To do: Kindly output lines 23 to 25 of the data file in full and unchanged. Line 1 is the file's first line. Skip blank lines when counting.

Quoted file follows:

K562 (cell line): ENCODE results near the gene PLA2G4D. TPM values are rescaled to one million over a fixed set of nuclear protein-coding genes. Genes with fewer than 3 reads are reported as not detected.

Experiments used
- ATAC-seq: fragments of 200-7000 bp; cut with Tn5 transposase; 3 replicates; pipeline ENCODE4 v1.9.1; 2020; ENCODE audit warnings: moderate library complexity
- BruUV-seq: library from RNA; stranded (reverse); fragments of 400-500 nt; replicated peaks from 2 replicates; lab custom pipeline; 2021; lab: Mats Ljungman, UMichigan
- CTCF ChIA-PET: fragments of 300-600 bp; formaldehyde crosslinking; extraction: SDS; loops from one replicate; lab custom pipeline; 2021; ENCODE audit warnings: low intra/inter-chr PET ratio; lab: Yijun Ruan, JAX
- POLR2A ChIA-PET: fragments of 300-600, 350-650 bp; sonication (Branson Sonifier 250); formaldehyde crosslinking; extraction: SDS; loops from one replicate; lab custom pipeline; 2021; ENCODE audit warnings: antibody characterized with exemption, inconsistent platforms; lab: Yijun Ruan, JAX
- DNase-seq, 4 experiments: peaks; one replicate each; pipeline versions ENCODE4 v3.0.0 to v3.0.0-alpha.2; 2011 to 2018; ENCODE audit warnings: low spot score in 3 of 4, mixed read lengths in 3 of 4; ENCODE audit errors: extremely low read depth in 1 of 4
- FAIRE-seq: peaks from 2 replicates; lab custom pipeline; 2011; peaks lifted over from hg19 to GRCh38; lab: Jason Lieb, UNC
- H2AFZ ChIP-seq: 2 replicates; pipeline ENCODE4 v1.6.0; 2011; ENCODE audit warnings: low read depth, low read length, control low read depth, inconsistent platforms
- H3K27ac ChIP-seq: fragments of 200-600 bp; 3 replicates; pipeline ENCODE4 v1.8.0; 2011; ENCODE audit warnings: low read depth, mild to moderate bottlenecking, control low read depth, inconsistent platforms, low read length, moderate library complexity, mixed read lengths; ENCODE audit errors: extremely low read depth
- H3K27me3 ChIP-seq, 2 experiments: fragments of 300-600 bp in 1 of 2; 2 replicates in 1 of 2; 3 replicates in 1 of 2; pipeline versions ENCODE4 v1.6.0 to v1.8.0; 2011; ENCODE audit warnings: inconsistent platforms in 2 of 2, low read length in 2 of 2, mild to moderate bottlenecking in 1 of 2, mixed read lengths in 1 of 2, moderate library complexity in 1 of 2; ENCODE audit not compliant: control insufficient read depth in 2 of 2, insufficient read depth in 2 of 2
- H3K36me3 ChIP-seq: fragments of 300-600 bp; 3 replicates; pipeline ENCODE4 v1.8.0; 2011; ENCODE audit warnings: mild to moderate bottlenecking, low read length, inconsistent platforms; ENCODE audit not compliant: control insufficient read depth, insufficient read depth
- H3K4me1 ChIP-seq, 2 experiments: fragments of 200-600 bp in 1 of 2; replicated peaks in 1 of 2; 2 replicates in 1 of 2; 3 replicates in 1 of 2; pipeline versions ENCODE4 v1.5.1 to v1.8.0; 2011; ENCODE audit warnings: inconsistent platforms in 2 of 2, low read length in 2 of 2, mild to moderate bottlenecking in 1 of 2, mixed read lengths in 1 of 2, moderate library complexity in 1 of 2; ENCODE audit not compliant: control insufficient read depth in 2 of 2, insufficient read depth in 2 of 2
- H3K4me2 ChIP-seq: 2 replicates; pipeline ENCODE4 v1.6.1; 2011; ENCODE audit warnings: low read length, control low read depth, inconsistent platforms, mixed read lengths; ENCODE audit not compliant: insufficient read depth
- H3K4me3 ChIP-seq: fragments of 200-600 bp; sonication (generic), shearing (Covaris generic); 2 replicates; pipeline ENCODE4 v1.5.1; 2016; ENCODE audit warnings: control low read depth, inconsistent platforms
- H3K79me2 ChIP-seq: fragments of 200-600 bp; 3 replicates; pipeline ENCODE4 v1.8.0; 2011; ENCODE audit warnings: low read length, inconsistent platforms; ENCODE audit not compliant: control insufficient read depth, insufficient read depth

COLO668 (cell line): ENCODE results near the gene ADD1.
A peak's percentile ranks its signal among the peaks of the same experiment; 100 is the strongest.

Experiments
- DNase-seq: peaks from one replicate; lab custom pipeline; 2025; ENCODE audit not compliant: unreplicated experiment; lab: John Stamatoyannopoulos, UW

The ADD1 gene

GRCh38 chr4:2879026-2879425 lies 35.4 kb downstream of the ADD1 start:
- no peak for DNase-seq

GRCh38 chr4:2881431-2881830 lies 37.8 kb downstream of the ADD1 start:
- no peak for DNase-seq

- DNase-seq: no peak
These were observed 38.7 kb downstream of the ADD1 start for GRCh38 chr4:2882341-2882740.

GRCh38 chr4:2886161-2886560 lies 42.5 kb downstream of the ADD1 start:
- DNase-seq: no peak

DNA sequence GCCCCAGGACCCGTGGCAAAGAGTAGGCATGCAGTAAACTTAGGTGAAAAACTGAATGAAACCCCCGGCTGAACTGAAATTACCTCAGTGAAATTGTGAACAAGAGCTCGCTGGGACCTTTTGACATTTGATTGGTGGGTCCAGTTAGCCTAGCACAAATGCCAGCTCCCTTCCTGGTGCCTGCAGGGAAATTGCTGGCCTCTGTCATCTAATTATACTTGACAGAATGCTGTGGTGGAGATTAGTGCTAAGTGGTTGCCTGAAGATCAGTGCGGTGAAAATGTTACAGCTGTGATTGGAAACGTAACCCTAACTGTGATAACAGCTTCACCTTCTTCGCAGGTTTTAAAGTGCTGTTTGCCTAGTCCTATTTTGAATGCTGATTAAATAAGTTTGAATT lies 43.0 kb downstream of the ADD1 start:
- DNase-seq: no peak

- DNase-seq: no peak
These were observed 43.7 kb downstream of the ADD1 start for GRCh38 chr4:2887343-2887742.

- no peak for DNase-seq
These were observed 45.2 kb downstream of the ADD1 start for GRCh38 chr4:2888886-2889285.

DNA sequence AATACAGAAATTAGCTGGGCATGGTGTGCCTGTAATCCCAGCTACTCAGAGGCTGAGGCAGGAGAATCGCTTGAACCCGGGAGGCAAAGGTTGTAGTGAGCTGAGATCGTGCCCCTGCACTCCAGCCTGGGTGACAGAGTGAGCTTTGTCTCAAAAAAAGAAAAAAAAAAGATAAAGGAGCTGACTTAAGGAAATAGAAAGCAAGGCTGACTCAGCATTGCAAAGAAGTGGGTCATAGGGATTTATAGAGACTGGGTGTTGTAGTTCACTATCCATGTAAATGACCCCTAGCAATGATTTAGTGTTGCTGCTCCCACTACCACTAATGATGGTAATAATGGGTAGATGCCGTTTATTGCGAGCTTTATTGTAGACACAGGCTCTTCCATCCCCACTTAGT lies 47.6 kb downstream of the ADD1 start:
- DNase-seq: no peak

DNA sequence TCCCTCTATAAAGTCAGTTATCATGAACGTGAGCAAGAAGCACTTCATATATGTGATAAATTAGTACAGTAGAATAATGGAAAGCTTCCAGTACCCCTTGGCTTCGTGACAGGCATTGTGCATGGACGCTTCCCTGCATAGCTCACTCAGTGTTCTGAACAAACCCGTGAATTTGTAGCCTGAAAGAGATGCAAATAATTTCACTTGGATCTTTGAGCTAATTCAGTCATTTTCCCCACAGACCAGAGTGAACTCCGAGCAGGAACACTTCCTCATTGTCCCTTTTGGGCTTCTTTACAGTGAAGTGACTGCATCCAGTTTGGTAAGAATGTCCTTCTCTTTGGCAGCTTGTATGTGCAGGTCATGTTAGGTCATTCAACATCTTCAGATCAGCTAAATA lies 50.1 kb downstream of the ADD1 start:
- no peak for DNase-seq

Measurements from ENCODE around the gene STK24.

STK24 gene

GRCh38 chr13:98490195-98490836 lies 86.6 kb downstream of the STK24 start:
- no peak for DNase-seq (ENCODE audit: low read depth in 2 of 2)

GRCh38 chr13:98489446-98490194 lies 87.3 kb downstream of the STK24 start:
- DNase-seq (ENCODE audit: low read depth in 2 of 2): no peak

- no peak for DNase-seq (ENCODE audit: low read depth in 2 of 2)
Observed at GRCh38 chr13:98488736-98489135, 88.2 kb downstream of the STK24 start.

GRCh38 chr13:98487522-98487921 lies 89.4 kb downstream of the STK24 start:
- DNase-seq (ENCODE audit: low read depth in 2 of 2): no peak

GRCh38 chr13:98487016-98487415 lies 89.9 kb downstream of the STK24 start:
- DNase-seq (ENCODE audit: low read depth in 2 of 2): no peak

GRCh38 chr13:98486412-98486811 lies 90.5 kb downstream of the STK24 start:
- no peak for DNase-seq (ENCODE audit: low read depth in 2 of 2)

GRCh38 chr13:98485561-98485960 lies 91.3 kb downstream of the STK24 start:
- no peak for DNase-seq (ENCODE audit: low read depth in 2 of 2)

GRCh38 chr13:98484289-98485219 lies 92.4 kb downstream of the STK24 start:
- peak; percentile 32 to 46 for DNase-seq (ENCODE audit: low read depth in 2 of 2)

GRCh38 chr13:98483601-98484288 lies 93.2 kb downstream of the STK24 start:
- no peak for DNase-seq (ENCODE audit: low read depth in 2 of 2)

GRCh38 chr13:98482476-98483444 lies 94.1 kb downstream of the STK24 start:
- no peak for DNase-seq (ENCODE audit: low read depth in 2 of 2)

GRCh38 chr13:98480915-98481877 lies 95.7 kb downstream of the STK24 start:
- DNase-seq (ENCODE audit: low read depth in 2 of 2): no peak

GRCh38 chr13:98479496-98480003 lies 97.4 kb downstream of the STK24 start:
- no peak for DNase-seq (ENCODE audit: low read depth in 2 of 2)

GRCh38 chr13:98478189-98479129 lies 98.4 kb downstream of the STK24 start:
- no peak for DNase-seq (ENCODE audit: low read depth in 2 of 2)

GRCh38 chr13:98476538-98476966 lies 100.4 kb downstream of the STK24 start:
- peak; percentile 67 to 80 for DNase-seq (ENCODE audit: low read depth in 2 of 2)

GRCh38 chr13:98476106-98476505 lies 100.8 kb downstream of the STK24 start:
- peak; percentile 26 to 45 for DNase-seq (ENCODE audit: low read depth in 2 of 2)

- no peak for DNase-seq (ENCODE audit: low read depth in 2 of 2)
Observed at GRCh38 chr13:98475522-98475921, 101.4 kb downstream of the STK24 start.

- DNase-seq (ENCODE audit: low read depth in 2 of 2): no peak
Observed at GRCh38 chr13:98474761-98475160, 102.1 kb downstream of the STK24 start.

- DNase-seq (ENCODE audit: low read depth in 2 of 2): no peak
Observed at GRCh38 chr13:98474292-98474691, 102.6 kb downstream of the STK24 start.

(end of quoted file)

- no peak for DNase-seq

GRCh38 chr4:2881431-2881830 lies 37.8 kb downstream of the ADD1 start:
- no peak for DNase-seq